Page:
Long-term low-level ambient air pollution exposure and risk of lung cancer – A pooled analysis of 7 European cohorts

Ulla Arthur Hvidtfeldt*, Gianluca Severi, Zorana Jovanovic Andersen, Richard Atkinson, Mariska Bauwelinck, Tom Bellander, Marie Christine Boutron-Ruault, Jørgen Brandt, Bert Brunekreef, Giulia Cesaroni, Jie Chen, Hans Concin, Francesco Forastiere, Carla H. van Gils, John Gulliver, Ole Hertel, Gerard Hoek, Barbara Hoffmann, Kees de Hoogh, Nicole JanssenKarl Heinz Jöckel, Jeanette Therming Jørgensen, Klea Katsouyanni, Matthias Ketzel, Jochem O. Klompmaker, Norun Hjertager Krog, Alois Lang, Karin Leander, Shuo Liu, Petter L.S. Ljungman, Patrik K.E. Magnusson, Amar Jayant Mehta, Gabriele Nagel, Bente Oftedal, Göran Pershagen, Raphael Simon Peter, Annette Peters, Matteo Renzi, Debora Rizzuto, Sophia Rodopoulou, Evangelia Samoli, Per Everhard Schwarze, Torben Sigsgaard, Mette Kildevæld Simonsen, Massimo Stafoggia, Maciek Strak, Danielle Vienneau, Gudrun Weinmayr, Kathrin Wolf, Ole Raaschou-Nielsen, Daniela Fecht

*Corresponding author for this work

    Research output: Contribution to journalArticlepeer-review

    75 Citations (Scopus)


    Background/aim: Ambient air pollution has been associated with lung cancer, but the shape of the exposure-response function - especially at low exposure levels - is not well described. The aim of this study was to address the relationship between long-term low-level air pollution exposure and lung cancer incidence. Methods: The “Effects of Low-level Air Pollution: a Study in Europe” (ELAPSE) collaboration pools seven cohorts from across Europe. We developed hybrid models combining air pollution monitoring, land use data, satellite observations, and dispersion model estimates for nitrogen dioxide (NO2), fine particulate matter (PM2.5), black carbon (BC), and ozone (O3) to assign exposure to cohort participants’ residential addresses in 100 m by 100 m grids. We applied stratified Cox proportional hazards models, adjusting for potential confounders (age, sex, calendar year, marital status, smoking, body mass index, employment status, and neighborhood-level socio-economic status). We fitted linear models, linear models in subsets, Shape-Constrained Health Impact Functions (SCHIF), and natural cubic spline models to assess the shape of the association between air pollution and lung cancer at concentrations below existing standards and guidelines. Results: The analyses included 307,550 cohort participants. During a mean follow-up of 18.1 years, 3956 incident lung cancer cases occurred. Median (Q1, Q3) annual (2010) exposure levels of NO2, PM2.5, BC and O3 (warm season) were 24.2 µg/m3 (19.5, 29.7), 15.4 µg/m3 (12.8, 17.3), 1.6 10−5m−1 (1.3, 1.8), and 86.6 µg/m3 (78.5, 92.9), respectively. We observed a higher risk for lung cancer with higher exposure to PM2.5 (HR: 1.13, 95% CI: 1.05, 1.23 per 5 µg/m3). This association was robust to adjustment for other pollutants. The SCHIF, spline and subset analyses suggested a linear or supra-linear association with no evidence of a threshold. In subset analyses, risk estimates were clearly elevated for the subset of subjects with exposure below the EU limit value of 25 µg/m3. We did not observe associations between NO2, BC or O3 and lung cancer incidence. Conclusions: Long-term ambient PM2.5 exposure is associated with lung cancer incidence even at concentrations below current EU limit values and possibly WHO Air Quality Guidelines.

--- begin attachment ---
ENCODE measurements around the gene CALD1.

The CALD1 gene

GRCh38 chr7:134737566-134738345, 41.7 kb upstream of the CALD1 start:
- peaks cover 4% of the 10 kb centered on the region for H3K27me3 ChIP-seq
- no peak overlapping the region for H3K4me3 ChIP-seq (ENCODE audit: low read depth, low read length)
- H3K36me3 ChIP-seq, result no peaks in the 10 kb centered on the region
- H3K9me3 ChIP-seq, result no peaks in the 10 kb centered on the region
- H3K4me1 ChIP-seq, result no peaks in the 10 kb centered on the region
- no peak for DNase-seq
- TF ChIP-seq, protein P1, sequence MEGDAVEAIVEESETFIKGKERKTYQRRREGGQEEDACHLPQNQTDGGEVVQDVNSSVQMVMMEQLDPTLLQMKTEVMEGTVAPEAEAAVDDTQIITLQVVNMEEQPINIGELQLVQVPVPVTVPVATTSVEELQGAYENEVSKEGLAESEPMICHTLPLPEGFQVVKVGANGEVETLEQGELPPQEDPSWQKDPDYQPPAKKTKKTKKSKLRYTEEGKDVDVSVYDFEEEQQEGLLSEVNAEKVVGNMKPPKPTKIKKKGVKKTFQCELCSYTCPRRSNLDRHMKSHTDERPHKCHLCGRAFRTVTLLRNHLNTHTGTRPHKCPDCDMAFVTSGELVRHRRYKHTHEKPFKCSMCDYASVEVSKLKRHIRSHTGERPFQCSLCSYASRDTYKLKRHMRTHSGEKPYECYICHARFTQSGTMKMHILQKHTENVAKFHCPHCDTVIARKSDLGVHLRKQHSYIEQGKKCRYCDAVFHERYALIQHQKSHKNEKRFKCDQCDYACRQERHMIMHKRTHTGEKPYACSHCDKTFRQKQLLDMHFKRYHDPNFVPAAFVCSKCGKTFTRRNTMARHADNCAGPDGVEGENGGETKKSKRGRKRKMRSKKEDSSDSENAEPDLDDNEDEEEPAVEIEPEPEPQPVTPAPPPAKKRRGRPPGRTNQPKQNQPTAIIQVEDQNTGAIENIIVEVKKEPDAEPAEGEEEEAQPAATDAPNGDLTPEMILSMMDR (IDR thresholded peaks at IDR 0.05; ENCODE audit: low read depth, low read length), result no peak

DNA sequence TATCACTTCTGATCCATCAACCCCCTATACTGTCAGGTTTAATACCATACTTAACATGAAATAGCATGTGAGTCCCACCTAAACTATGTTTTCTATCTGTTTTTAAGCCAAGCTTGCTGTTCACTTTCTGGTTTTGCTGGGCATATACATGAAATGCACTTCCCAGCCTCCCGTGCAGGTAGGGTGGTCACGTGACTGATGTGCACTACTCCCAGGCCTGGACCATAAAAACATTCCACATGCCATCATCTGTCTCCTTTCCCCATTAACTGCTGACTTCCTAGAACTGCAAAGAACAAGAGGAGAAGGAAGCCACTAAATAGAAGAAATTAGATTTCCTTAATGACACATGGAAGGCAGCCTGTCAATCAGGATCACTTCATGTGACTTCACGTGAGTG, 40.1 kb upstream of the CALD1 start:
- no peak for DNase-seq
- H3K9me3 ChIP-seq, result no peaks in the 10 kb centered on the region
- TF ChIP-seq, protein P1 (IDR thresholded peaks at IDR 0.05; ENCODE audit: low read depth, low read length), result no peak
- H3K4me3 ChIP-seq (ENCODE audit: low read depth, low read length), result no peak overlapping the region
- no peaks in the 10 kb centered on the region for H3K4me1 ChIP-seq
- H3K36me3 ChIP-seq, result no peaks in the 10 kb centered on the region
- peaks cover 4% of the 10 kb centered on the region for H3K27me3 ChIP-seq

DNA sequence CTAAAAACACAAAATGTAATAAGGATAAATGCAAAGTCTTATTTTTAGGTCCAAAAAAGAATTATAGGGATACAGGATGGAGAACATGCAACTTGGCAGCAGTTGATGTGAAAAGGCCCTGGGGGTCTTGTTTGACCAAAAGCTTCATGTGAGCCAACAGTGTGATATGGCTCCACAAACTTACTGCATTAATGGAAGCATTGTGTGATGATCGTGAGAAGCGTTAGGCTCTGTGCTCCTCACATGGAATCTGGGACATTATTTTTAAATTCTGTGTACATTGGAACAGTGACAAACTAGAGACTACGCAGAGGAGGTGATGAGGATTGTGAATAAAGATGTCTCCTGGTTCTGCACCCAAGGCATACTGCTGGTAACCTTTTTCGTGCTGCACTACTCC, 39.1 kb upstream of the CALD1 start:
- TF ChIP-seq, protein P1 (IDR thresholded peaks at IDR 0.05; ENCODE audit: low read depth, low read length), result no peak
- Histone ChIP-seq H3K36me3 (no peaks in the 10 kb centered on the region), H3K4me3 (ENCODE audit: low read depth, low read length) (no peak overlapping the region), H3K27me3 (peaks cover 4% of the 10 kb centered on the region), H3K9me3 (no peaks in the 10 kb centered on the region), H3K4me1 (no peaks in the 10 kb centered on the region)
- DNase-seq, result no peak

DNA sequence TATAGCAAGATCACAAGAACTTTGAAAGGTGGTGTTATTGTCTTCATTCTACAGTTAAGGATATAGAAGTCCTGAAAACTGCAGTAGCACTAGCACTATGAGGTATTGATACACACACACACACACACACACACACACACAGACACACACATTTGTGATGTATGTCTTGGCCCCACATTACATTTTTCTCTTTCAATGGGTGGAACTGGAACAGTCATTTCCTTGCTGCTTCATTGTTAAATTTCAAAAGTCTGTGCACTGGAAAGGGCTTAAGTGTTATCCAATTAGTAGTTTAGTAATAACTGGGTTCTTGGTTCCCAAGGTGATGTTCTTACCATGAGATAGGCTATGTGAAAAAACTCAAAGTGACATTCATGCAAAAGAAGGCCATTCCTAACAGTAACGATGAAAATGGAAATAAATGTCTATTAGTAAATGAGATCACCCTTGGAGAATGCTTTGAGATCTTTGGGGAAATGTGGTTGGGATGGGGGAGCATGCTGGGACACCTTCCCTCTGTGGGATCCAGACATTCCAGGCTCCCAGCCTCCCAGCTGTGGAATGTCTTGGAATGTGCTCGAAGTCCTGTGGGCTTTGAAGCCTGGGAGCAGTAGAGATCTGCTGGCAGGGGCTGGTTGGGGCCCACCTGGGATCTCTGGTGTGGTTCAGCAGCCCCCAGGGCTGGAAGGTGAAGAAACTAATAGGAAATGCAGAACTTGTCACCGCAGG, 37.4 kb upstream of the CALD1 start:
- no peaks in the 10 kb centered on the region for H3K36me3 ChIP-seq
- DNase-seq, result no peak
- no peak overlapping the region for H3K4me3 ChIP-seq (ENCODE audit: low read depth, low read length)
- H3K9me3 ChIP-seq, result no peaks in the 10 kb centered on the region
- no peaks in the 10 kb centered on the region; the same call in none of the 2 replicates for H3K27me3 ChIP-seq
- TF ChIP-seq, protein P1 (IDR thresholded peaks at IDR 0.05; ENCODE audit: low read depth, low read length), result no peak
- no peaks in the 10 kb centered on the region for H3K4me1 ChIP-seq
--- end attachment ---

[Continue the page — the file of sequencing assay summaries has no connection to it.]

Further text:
Original languageEnglish
    Article number106249
    JournalEnvironmental International
    Publication statusPublished - Jan 2021


    • Air pollution
    • Dose response relationship
    • Lung cancer incidence
    • Particulate matter


    Dive into the research topics of 'Long-term low-level ambient air pollution exposure and risk of lung cancer – A pooled analysis of 7 European cohorts'. Together they form a unique fingerprint.

    Cite this